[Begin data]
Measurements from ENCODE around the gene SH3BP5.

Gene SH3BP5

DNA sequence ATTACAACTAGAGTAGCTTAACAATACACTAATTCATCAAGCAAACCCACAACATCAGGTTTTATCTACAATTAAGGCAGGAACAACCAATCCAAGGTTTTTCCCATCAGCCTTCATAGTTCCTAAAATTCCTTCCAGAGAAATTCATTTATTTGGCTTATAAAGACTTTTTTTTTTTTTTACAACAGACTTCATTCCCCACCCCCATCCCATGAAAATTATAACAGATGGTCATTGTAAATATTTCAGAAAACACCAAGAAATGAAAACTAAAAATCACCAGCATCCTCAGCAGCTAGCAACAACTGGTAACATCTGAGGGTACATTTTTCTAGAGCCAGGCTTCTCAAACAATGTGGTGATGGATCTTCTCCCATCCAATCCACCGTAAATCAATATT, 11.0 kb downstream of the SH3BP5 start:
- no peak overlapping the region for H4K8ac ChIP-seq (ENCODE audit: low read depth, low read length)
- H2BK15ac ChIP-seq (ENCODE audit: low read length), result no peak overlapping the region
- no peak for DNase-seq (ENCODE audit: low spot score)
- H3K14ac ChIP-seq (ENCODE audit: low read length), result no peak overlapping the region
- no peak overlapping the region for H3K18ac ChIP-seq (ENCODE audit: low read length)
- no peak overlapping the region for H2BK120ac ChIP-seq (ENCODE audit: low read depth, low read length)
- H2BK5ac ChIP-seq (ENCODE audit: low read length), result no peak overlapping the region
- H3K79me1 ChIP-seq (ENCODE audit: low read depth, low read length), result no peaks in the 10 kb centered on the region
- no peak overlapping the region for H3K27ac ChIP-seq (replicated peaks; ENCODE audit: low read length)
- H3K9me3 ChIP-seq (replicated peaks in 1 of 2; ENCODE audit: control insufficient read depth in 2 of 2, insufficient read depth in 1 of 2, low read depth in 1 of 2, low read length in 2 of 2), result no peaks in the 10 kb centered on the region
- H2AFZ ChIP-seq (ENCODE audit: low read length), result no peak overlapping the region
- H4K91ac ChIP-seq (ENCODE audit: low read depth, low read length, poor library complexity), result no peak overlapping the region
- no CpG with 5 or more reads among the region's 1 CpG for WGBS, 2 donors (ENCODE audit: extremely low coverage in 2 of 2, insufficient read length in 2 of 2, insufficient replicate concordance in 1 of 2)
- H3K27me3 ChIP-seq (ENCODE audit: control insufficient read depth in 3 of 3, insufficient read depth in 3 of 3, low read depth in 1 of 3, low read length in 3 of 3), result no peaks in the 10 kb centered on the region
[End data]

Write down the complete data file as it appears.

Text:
Measurements from ENCODE around the gene SH3BP5.

Gene SH3BP5

DNA sequence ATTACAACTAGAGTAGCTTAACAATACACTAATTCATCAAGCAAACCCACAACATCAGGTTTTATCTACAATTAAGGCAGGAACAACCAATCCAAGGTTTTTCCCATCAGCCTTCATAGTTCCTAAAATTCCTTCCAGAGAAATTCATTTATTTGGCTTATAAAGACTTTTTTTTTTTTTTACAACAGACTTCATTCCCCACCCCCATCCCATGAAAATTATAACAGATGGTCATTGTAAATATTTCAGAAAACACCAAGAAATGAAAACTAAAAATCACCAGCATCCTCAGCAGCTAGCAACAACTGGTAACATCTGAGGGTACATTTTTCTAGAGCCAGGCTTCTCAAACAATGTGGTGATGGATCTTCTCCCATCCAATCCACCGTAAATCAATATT, 11.0 kb downstream of the SH3BP5 start:
- no peak overlapping the region for H4K8ac ChIP-seq (ENCODE audit: low read depth, low read length)
- H2BK15ac ChIP-seq (ENCODE audit: low read length), result no peak overlapping the region
- no peak for DNase-seq (ENCODE audit: low spot score)
- H3K14ac ChIP-seq (ENCODE audit: low read length), result no peak overlapping the region
- no peak overlapping the region for H3K18ac ChIP-seq (ENCODE audit: low read length)
- no peak overlapping the region for H2BK120ac ChIP-seq (ENCODE audit: low read depth, low read length)
- H2BK5ac ChIP-seq (ENCODE audit: low read length), result no peak overlapping the region
- H3K79me1 ChIP-seq (ENCODE audit: low read depth, low read length), result no peaks in the 10 kb centered on the region
- no peak overlapping the region for H3K27ac ChIP-seq (replicated peaks; ENCODE audit: low read length)
- H3K9me3 ChIP-seq (replicated peaks in 1 of 2; ENCODE audit: control insufficient read depth in 2 of 2, insufficient read depth in 1 of 2, low read depth in 1 of 2, low read length in 2 of 2), result no peaks in the 10 kb centered on the region
- H2AFZ ChIP-seq (ENCODE audit: low read length), result no peak overlapping the region
- H4K91ac ChIP-seq (ENCODE audit: low read depth, low read length, poor library complexity), result no peak overlapping the region
- no CpG with 5 or more reads among the region's 1 CpG for WGBS, 2 donors (ENCODE audit: extremely low coverage in 2 of 2, insufficient read length in 2 of 2, insufficient replicate concordance in 1 of 2)
- H3K27me3 ChIP-seq (ENCODE audit: control insufficient read depth in 3 of 3, insufficient read depth in 3 of 3, low read depth in 1 of 3, low read length in 3 of 3), result no peaks in the 10 kb centered on the region